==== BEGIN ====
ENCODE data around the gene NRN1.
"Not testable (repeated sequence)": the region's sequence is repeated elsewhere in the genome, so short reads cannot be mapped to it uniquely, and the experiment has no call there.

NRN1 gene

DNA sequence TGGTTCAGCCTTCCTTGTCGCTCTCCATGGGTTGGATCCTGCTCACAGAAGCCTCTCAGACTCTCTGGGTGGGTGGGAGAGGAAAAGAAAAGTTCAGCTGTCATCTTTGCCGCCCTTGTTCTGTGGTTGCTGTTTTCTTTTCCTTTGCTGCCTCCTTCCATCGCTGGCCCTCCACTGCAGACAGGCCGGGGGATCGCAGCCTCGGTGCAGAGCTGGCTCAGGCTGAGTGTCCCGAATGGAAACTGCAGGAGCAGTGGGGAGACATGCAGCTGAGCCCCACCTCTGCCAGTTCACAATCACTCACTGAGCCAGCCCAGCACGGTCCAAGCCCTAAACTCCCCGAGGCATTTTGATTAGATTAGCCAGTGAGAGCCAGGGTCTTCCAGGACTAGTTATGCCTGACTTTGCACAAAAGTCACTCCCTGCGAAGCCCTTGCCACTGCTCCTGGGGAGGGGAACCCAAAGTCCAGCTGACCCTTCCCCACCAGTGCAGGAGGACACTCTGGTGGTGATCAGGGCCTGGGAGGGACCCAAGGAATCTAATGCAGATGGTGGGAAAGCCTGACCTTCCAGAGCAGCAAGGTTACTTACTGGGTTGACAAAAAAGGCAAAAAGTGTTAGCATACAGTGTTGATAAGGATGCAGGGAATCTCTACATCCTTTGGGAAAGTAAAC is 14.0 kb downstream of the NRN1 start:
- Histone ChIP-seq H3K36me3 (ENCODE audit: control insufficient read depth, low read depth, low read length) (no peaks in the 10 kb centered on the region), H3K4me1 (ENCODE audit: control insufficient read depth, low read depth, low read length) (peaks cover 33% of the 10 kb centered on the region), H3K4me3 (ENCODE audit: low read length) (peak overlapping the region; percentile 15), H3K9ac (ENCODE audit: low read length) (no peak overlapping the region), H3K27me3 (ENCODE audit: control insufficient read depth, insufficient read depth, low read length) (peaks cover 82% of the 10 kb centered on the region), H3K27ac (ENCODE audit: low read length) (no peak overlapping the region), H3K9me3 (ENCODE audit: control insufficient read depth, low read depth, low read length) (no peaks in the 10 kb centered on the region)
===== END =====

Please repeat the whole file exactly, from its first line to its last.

ENCODE data around the gene NRN1.
"Not testable (repeated sequence)": the region's sequence is repeated elsewhere in the genome, so short reads cannot be mapped to it uniquely, and the experiment has no call there.

NRN1 gene

DNA sequence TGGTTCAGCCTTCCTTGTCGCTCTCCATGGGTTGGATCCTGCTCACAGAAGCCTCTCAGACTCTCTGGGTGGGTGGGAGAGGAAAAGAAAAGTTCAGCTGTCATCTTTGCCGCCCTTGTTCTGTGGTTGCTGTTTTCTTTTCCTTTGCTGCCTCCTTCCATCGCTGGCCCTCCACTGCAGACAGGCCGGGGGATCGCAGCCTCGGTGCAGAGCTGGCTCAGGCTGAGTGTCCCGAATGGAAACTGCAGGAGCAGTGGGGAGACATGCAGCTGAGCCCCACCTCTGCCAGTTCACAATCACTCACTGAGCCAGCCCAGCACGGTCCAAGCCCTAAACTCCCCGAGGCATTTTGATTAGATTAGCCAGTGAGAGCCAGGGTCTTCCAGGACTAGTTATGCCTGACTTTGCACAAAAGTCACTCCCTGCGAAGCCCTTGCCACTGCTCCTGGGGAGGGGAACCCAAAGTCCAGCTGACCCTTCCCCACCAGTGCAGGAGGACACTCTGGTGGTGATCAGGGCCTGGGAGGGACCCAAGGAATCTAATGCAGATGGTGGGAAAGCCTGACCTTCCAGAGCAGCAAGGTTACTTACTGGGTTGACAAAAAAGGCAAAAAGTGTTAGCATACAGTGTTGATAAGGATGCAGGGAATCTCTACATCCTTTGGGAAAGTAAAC is 14.0 kb downstream of the NRN1 start:
- Histone ChIP-seq H3K36me3 (ENCODE audit: control insufficient read depth, low read depth, low read length) (no peaks in the 10 kb centered on the region), H3K4me1 (ENCODE audit: control insufficient read depth, low read depth, low read length) (peaks cover 33% of the 10 kb centered on the region), H3K4me3 (ENCODE audit: low read length) (peak overlapping the region; percentile 15), H3K9ac (ENCODE audit: low read length) (no peak overlapping the region), H3K27me3 (ENCODE audit: control insufficient read depth, insufficient read depth, low read length) (peaks cover 82% of the 10 kb centered on the region), H3K27ac (ENCODE audit: low read length) (no peak overlapping the region), H3K9me3 (ENCODE audit: control insufficient read depth, low read depth, low read length) (no peaks in the 10 kb centered on the region)